Parsing costs as predictors of reading difficulty: An evaluation using the Potsdam Sentence Corpus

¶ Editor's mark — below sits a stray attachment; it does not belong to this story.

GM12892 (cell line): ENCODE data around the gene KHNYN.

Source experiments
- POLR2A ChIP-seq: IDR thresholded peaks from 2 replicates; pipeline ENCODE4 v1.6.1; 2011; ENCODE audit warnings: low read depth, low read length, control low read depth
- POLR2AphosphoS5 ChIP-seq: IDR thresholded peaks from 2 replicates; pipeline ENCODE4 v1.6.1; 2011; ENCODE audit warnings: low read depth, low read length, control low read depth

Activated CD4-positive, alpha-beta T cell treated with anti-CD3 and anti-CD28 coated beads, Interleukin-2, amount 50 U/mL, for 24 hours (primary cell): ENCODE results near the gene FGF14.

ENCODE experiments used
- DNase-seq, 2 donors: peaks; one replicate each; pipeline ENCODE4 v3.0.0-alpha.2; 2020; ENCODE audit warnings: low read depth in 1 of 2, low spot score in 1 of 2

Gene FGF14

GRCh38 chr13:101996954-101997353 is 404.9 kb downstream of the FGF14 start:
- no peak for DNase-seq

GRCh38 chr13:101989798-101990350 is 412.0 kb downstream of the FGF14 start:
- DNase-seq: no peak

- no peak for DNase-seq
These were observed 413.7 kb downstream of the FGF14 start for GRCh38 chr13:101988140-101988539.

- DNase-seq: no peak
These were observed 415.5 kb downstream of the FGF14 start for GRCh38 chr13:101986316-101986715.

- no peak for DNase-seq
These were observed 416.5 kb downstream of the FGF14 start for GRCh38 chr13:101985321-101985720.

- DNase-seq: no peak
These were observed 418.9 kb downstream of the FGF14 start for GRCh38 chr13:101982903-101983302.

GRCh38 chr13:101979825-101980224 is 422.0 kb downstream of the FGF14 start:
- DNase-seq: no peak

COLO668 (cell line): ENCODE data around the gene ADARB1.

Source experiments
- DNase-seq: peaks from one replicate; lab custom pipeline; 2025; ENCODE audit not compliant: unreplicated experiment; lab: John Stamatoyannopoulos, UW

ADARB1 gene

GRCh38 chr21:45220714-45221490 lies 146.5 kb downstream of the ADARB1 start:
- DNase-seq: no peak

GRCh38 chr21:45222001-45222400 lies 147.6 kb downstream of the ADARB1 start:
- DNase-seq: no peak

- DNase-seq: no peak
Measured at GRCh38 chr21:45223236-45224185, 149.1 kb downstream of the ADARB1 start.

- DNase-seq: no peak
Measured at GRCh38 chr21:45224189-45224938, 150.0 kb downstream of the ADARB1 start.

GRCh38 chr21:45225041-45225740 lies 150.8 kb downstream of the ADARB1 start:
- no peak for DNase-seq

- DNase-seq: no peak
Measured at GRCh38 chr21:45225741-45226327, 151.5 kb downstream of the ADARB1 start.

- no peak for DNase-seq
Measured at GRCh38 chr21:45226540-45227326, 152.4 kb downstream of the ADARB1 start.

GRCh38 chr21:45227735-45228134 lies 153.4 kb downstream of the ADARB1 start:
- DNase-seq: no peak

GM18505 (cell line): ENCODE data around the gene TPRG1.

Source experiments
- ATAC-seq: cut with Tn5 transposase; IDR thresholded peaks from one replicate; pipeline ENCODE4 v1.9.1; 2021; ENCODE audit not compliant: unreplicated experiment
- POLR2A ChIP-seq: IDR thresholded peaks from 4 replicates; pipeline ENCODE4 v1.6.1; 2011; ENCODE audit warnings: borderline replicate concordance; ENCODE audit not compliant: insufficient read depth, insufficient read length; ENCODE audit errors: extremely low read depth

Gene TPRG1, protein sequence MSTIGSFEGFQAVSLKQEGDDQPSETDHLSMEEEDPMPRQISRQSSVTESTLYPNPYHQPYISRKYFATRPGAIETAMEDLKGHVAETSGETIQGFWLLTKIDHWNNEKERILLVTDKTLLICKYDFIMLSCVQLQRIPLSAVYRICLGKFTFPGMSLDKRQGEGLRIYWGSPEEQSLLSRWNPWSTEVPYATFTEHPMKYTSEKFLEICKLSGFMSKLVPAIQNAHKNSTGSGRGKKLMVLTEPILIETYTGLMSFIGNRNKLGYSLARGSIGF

AbstractThe surprisal of a word on a probabilistic grammar constitutes a promising complexity metric for human sentence comprehension difficulty. Using two different grammar types, surprisal is shown to have an effect on fixation durations and regression probabilities in a sample of German readers’ eye movements, the Potsdam Sentence Corpus. A linear mixed-effects model was used to quantify the effect of surprisal while taking into account unigram frequency and bigram frequency (transitional probability), word length, and empirically-derived word predictability; the socalled “early” and “late” measures of processing difficulty both showed an effect of surprisal. Surprisal is also shown to have a small but statistically non-significant effect on empirically-derived predictability itself. This work thus demonstrates the importance of including parsing costs as a predictor of comprehension difficulty in models of reading, and suggests that a simple identification of syntactic parsing costs with early measures and late measures with durations of post-syntactic events may be difficult to uphold.
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